Posthumous conception by artificial insemination or in vitro fertilization, whether done using sperm or ova stored before a parent's death or sperm retrieved from a man's corpse, has created new legal issues. When a woman is inseminated with her deceased husband's sperm, laws that establish that a sperm donor is not the legal father of the child born as a result of artificial insemination have had the effect of excluding the deceased husband from fatherhood and making the child legally fatherless. In the United Kingdom before 2000, birth records of children conceived using a dead man's sperm had to identify the infants as fatherless, but in 2000 the government announced that the law would be changed to allow the deceased father's name to be listed on the birth certificate. In 1986 a New South Wales legal reform commission recommended that the law should recognize the deceased husband as the father of a child born from post-mortem artificial insemination, provided that the woman is his widow and unmarried at the time of birth, but the child should have inheritance rights to the father's estate only if the father left a will that included specific provisions for the child. In 2001, the Massachusetts Supreme Court was asked to consider whether the father's name should appear on the birth record for a child conceived through artificial insemination after her father's death, as well as whether that child was eligible for U.S. Social Security benefits. The court ruled in January 2002 that a child could be the legal heir of a dead parent if there was a genetic relationship and the deceased parent had both agreed to the posthumous conception and committed to support the child. Different U.S. state courts and federal appellate courts have ruled differently in similar cases. In 2012, the U.S. Supreme Court ruled in Astrue v. Capato that twins born 18 months after their father's death using the father's frozen sperm were not eligible for Social Security benefits, which set a new precedent.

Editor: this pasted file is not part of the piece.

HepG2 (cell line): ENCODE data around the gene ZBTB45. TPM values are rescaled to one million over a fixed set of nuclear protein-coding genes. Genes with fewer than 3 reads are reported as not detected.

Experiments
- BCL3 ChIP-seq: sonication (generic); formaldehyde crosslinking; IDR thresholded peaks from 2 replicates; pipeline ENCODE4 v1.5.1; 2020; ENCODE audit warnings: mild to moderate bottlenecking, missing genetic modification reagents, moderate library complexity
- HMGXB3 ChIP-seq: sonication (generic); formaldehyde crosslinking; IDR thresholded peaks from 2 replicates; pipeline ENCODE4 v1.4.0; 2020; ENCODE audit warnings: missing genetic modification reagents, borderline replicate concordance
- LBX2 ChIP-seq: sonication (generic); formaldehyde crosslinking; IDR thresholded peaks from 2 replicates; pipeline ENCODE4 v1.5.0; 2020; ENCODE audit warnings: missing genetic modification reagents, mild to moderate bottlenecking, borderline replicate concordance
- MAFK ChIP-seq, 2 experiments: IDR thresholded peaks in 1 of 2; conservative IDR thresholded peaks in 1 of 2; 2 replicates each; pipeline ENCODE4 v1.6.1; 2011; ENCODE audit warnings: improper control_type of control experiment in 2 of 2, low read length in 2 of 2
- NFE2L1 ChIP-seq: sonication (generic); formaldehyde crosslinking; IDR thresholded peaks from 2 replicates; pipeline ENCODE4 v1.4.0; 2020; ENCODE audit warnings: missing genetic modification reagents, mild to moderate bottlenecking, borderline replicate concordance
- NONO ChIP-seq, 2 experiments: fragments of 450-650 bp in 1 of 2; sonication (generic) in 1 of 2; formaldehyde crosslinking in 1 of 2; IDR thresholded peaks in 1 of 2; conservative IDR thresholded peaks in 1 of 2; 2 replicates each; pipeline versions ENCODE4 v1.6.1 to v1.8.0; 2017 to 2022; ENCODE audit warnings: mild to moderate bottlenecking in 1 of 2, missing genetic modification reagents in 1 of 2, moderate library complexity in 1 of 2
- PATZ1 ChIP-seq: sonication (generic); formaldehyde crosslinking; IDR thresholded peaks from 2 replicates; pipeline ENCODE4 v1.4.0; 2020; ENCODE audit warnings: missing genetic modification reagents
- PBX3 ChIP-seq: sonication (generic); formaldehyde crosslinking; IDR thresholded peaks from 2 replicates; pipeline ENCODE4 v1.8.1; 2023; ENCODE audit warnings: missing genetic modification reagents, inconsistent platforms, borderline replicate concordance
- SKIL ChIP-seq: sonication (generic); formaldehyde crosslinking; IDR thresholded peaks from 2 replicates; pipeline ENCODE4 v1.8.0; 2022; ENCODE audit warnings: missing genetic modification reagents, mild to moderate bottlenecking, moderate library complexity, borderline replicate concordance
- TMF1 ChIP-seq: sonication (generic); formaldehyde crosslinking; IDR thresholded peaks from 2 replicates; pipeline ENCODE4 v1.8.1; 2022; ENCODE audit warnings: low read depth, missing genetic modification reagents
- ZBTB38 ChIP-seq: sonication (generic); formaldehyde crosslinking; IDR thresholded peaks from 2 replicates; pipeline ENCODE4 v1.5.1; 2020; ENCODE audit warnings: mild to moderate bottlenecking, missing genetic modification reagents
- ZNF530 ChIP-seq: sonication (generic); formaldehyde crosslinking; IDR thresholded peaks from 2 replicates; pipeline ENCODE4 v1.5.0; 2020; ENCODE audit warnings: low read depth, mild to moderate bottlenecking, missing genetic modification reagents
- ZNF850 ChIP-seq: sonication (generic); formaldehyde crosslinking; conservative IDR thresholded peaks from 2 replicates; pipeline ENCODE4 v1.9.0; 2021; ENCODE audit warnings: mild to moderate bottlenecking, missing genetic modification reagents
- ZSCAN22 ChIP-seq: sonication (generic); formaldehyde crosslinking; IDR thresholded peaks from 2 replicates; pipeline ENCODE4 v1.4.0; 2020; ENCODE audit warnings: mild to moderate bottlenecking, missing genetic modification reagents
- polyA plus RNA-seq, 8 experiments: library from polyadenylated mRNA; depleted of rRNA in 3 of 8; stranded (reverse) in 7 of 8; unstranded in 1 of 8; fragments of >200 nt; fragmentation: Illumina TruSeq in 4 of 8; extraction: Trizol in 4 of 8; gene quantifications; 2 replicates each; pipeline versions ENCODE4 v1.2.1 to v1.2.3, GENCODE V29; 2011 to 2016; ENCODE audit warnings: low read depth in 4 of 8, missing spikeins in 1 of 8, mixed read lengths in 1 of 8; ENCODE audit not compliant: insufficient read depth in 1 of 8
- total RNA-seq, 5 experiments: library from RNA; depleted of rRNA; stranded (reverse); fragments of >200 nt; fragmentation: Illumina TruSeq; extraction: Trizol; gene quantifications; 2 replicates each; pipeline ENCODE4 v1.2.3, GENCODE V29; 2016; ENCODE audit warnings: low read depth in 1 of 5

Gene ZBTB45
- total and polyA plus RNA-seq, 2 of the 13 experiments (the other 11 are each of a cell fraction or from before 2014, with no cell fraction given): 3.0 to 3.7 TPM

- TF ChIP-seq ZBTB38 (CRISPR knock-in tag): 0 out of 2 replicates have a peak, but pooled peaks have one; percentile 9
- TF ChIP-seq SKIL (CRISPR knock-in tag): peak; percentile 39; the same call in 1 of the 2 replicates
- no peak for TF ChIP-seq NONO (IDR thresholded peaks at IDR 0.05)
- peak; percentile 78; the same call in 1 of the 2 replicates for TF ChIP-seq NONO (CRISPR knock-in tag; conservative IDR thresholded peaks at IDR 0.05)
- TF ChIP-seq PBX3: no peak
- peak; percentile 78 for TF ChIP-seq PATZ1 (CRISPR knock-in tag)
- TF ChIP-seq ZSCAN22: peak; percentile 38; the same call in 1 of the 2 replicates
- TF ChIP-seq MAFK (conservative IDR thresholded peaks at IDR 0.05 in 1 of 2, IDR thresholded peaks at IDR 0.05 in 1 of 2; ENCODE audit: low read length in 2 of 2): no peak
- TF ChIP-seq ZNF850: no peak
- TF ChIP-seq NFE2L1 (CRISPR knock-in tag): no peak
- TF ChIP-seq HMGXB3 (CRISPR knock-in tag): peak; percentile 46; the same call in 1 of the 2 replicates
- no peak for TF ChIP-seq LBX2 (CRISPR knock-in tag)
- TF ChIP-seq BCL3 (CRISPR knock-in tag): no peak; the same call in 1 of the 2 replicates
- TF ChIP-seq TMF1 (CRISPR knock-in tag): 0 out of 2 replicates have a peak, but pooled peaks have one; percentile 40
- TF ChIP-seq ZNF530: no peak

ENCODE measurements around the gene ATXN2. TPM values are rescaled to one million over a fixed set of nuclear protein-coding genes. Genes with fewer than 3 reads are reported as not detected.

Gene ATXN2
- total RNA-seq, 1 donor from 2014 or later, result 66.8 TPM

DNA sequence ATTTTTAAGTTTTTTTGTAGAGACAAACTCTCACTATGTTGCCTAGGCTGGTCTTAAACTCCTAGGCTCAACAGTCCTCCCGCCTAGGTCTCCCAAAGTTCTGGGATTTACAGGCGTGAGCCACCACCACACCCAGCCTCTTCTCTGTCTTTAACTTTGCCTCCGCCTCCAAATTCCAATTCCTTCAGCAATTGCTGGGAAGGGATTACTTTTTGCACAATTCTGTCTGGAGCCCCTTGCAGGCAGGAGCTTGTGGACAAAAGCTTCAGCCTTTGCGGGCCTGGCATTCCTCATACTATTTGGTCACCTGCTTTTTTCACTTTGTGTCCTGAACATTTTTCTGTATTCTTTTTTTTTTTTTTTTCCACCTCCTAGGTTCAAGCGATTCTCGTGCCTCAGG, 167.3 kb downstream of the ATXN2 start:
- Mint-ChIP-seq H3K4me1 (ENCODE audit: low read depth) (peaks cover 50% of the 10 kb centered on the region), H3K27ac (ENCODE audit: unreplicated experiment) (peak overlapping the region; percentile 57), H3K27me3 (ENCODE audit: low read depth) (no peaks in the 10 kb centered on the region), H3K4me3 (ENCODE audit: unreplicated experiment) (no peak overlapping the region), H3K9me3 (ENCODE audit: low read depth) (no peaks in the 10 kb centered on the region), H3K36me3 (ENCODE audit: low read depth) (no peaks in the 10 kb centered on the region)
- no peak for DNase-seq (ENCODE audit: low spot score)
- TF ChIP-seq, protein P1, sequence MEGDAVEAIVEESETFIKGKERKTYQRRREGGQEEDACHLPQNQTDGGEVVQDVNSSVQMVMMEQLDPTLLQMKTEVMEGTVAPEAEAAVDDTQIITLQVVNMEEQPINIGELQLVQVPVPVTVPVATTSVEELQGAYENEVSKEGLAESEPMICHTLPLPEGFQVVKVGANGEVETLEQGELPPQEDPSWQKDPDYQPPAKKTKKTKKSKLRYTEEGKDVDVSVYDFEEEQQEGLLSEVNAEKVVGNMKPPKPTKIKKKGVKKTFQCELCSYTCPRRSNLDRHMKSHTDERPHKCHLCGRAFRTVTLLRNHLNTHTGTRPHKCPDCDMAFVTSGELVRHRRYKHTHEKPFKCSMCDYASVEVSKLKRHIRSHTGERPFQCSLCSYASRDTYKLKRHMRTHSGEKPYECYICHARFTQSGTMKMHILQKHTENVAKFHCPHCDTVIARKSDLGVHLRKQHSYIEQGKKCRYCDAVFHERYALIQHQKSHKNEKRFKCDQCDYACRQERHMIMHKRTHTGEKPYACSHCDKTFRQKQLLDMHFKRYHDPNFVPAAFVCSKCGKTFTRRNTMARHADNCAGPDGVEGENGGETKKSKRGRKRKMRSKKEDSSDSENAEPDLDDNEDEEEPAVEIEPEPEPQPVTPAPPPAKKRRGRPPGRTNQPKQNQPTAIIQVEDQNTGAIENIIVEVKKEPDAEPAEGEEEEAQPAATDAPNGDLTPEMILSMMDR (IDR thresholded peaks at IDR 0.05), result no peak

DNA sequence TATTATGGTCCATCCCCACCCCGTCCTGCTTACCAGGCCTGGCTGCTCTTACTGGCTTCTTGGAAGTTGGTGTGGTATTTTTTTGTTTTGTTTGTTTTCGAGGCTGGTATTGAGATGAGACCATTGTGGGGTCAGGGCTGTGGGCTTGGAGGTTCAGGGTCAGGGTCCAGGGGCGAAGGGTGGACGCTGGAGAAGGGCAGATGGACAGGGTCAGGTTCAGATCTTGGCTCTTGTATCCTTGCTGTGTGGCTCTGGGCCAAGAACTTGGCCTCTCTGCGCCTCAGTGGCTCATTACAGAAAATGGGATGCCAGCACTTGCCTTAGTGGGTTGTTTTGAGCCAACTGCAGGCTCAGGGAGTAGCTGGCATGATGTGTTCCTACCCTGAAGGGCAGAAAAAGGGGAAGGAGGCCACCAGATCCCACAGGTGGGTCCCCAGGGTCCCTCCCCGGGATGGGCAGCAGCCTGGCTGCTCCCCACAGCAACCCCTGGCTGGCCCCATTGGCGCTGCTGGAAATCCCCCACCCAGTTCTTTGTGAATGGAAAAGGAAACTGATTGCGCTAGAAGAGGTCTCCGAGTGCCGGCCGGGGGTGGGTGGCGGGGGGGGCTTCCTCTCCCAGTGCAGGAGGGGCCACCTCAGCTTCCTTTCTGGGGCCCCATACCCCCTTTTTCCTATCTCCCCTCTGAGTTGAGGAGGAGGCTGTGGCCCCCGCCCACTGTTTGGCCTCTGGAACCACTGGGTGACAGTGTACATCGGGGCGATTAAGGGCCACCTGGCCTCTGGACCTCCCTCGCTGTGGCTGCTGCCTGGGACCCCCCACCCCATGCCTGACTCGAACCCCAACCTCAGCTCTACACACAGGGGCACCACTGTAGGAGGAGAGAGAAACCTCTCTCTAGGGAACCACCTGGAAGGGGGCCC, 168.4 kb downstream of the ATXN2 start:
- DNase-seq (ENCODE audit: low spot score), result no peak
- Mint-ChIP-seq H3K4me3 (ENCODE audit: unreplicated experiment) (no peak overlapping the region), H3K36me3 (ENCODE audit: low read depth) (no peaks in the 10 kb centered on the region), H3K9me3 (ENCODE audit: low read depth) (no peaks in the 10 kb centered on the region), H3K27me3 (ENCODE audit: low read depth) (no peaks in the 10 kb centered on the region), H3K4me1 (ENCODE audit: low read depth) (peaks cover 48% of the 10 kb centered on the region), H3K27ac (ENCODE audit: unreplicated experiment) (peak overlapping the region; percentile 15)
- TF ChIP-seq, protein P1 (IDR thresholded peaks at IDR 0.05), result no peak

Naming of posthumous children
In the Middle Ages, it was traditional for posthumous children born in England to be given a matronymic surname instead of a patronymic one. This may in part explain why matronyms are more common in England than in other parts of Europe.
Notable people born posthumously
Royalty and nobility
- Shapur II of the Sassanid Empire — born 309, after the death of his father Hormizd II; he is believed to be the only monarch in history who was crowned in utero
- Chlothar II, King of the Franks — born 584; his father Chilperic I had died earlier the same year
- Robert I of France - born 15 August 866, after the death in battle of his father Robert the Strong
- Charles III of France "The Simple" — born September 879, five months after the death of his father Louis the Stammerer
- Lothair III, Holy Roman Emperor — born June 1075, shortly after the death of his father Gebhard of Supplinburg
- King Baldwin V of Jerusalem — born 1177, a few months after the death of his father William of Montferrat, Count of Jaffa and Ascalon
- Arthur I, Duke of Brittany — born 29 March 1187, seven months after the death of his father Geoffrey II, Duke of Brittany (a son of King Henry II of England)
- Theobald I of Navarre, King of Navarre 1234-53 — born 30 May 1201, after his father's death